But then one night, while laying in bed, it clicked for me. As a user, you are most likely going to open the app immediately after taking a screenshot. You might need to scroll back 3 to 5 images, but that would be rare. Also, since we are filtering for only screenshots, you will likely just choose the first image. So why not just put the most recent screenshot right there in the middle, big and ready to edit? We tried it, and it worked great. Done. Next problem.

Transitions and interactions

After the UI was about 80% complete, I decided a prototype would be useful for Ian to have while coding. I’m a firm believer that defining the transitions and interactions are crucial to the design process, so Ian should have something as close to real as possible which defines those. Below is a screencast of the Framer.js prototype I made to demonstrate the transitions between the editing tabs. The code was sloppy, but it didn’t matter… only the animations. Ian used this prototype to get a feel for how things should feel in the final app. He hated doing most of the work, because it was complicated, but we all agreed that they were important to make the app feel seamless and fast.

Play with the Framer.js prototype here:

App icon and “logo”

Final icon and logomark

This is the icon and logomark as they ended up in the final app and on the website. I’m pleased with how they came out, but it was the most difficult part of the project for me. Branding and icons are something I really enjoy working on, but I rarely do that kind of work for clients.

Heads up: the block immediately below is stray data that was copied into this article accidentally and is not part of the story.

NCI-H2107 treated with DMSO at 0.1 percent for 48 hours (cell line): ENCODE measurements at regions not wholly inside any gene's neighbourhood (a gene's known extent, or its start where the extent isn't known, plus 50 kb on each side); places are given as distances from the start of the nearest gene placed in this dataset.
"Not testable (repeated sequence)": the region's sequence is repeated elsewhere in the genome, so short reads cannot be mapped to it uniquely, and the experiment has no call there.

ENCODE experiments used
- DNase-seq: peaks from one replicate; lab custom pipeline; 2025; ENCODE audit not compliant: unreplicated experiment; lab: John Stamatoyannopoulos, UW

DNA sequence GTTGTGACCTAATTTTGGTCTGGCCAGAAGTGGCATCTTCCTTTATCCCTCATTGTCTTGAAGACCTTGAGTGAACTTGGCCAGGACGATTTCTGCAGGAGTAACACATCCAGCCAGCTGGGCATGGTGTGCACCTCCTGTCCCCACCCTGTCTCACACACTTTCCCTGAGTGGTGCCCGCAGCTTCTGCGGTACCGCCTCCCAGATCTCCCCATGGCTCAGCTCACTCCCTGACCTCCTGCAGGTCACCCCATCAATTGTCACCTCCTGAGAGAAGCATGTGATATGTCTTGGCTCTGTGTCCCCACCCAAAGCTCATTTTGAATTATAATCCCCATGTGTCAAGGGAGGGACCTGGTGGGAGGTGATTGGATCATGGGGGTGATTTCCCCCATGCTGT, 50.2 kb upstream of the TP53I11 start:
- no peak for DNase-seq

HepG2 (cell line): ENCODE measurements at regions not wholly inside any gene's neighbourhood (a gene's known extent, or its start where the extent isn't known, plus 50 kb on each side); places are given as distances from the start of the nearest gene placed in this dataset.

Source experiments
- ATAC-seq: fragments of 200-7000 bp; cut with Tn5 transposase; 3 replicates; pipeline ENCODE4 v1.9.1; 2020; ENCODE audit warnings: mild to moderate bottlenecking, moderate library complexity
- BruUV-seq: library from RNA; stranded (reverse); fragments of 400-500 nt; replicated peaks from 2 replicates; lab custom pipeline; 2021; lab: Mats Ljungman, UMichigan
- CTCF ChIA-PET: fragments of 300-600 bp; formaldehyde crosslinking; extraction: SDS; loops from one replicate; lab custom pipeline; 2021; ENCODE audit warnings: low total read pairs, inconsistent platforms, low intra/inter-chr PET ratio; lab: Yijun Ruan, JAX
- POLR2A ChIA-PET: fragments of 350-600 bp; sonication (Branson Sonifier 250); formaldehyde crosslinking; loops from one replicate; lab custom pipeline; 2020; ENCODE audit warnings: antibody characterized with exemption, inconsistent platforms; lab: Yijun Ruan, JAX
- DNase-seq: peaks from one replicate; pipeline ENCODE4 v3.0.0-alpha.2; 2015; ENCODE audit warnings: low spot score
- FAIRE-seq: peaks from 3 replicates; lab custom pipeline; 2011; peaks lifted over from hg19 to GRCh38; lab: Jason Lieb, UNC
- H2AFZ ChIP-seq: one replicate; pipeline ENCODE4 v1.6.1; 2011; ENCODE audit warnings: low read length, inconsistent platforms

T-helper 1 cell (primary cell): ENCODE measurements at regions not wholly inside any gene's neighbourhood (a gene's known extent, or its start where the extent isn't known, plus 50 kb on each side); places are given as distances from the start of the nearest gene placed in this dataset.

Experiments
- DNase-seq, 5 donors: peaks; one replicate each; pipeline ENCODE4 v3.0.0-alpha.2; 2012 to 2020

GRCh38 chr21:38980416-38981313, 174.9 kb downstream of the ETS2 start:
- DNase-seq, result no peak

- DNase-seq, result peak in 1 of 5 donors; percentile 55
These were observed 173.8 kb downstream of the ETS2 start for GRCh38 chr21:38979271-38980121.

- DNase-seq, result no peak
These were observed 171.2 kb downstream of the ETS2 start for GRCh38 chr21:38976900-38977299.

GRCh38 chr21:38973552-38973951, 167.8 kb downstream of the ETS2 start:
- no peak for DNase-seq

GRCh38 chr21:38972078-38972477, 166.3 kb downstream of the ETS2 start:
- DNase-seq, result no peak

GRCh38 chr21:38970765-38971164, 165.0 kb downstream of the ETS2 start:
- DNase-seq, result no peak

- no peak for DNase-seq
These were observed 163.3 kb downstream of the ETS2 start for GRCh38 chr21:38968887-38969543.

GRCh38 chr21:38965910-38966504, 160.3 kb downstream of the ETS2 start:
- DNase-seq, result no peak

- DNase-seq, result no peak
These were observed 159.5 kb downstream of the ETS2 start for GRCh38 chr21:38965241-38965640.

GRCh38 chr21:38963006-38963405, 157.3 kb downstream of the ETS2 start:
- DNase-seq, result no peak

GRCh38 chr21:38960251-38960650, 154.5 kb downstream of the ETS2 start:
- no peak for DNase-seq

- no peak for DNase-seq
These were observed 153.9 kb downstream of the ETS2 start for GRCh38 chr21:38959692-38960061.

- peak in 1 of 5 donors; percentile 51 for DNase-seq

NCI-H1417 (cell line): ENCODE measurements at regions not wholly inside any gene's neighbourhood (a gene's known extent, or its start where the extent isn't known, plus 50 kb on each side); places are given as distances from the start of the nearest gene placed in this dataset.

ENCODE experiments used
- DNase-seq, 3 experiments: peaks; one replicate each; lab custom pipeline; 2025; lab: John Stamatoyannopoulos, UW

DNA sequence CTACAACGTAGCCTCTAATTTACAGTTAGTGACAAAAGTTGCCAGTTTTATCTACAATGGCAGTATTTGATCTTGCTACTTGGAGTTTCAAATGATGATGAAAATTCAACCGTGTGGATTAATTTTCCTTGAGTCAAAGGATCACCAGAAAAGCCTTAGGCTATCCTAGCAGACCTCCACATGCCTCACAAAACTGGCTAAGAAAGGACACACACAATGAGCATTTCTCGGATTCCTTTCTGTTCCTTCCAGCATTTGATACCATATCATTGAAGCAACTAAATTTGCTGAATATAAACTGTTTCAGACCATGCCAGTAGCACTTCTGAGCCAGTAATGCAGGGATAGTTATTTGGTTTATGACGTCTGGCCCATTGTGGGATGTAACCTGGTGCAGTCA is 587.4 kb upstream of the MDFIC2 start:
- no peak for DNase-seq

We were very close to using this planet-looking icon. Omg orrraannnggee.

With that said, I thought it’d be interesting to show a few of the variations we tried. There were a lot of really bad icons that I cranked out at first, and I’m too embarrassed to show them here. If you look at the file names below, it starts at “icon 29", if that gives you an idea of how many horrible ones I made. But at some point I ended up trying the circle+bars concept and it felt like we were onto something. At this point I just decided to double-down and make as many variations as I could to see what felt good. There wasn’t much of a process… I felt like I was in a dark cave feeling around with my hands until something came together.

As you can see by the icon names, the one at the top was the 29th icon. However, it was the first one with this circle+bars concept. The 28 previous icons were horrible.
These are the icons above in the app icon format.
Some last-minute variations before I ended up on the muted blue+red circles, which quickly became the final icon.